They can live up to 10 years. A member of the rodent family, they use their tails to steer and balance.

Squirrels are most active in the morning and late afternoon to evening.

They were a major pest in Tobago during the height of the cocoa industry and locals were rewarded with bullets for shooting them in order to keep the population down.

Diet and habitat

Squirrels eat mostly nuts, seeds and fruit and very occasionally eggs or nestlings. They hide seeds for later, sometimes forgetting where, which helps to distribute plant species and promote growth.

They favour forested areas and build nests in trees or use hollows and woodpecker holes.

Red-rumped agouti


Scientific name: Dasyprota leporina

The agouti is a relation of the guinea pig.

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Appearance and behaviour

Agoutis are similar in appearance to guinea pigs but with longer legs – excellent for running from predators and hopping into the air, which they do when startled.

They can live for up to 20 years – exceptionally long for rodents. Like the red-tailed squirrel, they are excellent seed distributors, vital for maintaining varied plant growth.

Diet and habitat

Agoutis favour wooded environments concealing themselves at night in hollow logs. They feed on fallen fruit, leaves and roots.

Green iguana

Green iguana

Scientific name: Iguana iguana

The green iguana is a large lizard.

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Appearance and behaviour

Green iguanas grow up to 4.9ft from head to tail. They are very good swimmers and agile tree and vine climbers who climb to the tops of trees to enjoy the heat of the sun.

Despite the name, they can vary greatly in colour. Green iguanas have a white photosensory ‘third eye’ (the Parietal eye) on top of their heads which is able to sense movement and changes in light and dark to help detect predators from above. The third eye also detects length of day and season to trigger mating behaviour.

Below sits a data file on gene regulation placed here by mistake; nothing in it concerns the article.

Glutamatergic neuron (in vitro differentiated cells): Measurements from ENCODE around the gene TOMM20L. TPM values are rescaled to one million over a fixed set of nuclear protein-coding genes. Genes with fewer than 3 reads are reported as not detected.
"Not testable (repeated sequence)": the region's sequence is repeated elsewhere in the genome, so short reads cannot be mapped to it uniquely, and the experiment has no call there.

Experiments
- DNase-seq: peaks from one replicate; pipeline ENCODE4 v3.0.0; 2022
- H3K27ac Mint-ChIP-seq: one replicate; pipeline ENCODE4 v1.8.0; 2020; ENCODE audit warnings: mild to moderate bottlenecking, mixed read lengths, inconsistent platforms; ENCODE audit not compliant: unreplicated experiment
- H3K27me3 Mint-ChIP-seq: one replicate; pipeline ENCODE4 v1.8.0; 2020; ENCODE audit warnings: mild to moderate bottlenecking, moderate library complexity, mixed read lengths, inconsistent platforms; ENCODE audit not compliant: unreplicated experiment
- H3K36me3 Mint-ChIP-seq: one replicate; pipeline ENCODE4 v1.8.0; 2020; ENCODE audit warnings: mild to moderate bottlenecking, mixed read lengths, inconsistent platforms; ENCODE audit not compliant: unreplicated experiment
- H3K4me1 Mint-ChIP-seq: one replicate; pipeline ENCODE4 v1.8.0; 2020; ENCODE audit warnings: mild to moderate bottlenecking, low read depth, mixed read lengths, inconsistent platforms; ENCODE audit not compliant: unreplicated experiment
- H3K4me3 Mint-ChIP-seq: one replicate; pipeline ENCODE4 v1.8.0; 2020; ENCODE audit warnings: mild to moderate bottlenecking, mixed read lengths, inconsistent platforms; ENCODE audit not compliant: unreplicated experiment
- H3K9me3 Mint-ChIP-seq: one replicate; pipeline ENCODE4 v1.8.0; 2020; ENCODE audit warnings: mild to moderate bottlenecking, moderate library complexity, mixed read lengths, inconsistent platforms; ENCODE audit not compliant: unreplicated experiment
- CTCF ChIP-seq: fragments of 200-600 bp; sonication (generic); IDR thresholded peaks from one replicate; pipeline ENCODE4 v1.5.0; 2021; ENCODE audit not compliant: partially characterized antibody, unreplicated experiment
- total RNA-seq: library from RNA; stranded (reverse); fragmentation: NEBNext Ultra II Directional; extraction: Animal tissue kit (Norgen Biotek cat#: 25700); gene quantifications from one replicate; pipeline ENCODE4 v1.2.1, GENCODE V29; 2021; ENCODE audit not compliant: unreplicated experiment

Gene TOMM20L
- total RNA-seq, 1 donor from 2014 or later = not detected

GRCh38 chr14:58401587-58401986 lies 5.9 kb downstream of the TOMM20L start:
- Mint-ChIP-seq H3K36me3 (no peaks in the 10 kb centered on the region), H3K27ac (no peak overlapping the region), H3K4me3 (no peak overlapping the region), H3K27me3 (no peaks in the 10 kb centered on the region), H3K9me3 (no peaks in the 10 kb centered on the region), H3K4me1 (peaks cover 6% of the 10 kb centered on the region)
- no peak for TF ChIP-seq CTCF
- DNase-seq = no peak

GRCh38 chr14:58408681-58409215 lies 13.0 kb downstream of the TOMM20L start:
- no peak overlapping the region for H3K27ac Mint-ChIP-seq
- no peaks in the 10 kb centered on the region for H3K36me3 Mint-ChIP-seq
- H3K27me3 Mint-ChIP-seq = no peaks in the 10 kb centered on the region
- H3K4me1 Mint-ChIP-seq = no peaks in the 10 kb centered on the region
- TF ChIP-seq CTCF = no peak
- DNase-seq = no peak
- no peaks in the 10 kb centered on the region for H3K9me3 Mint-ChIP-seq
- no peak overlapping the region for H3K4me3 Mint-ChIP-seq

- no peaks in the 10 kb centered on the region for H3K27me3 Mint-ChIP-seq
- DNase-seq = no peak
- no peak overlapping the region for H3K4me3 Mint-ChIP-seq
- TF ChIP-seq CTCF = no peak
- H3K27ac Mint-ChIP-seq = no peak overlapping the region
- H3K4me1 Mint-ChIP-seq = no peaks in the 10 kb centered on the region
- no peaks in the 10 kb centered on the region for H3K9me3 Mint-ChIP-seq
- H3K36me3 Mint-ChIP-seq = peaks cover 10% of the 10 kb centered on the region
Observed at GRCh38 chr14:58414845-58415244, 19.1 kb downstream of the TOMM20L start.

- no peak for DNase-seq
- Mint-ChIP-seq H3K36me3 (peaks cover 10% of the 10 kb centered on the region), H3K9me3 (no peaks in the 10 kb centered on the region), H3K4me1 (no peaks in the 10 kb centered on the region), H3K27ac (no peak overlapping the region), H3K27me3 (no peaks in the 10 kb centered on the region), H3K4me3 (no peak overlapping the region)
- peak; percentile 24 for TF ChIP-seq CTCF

The males are larger than the females and have a dewlap which is fanned out when threatened and during mating displays.

They carry a row of spines on their backs to help protect them from predators. Another protection feature is a tail that can snap off to allow speedy escape before regrowing.

Diet and habitat

Iguanas eat fruits and vegetables and favour environments where trees, vines and water are available.

Sally painter

Sally Painter

Scientific name: Tupinambis teguixin
Other names: Matte, Mato, mate, golden tegu, salimpanter, salipenta, salipenter

Sally painters are large, aggressive lizards.

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Appearance and behaviour

Sallys grow up to 4ft from head to tail. The young have a green/brown colouring between black bands which fade after 4 weeks to reveal adult colours of black and gold/yellow stripes. They have forked tongues and males also have jowls.

The tail can be easily broken and regrown to evade attack. Sallys are solitary by nature, can live for up to 20 years and can be aggressive when provoked.

As part of the mating display, the male marches on the spot for the female before prodding her with his snout and scratching her sides. They shelter in hollow logs and lay their eggs in burrows and termite nests.

Diet and habitat

Sallys adapt well to different landscapes and are found in forests as well as savannahs and coastal areas.

They have a wide and varied diet which includes berries, insects, crabs, frogs, lizards, snakes, eggs, mice and rats. They are adept at climbing trees to hunt for eggs.

Spectacled caiman


Scientific name: Crocodilus crocodilus

Caiman are relatively small crocodilians.

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Appearance and behaviour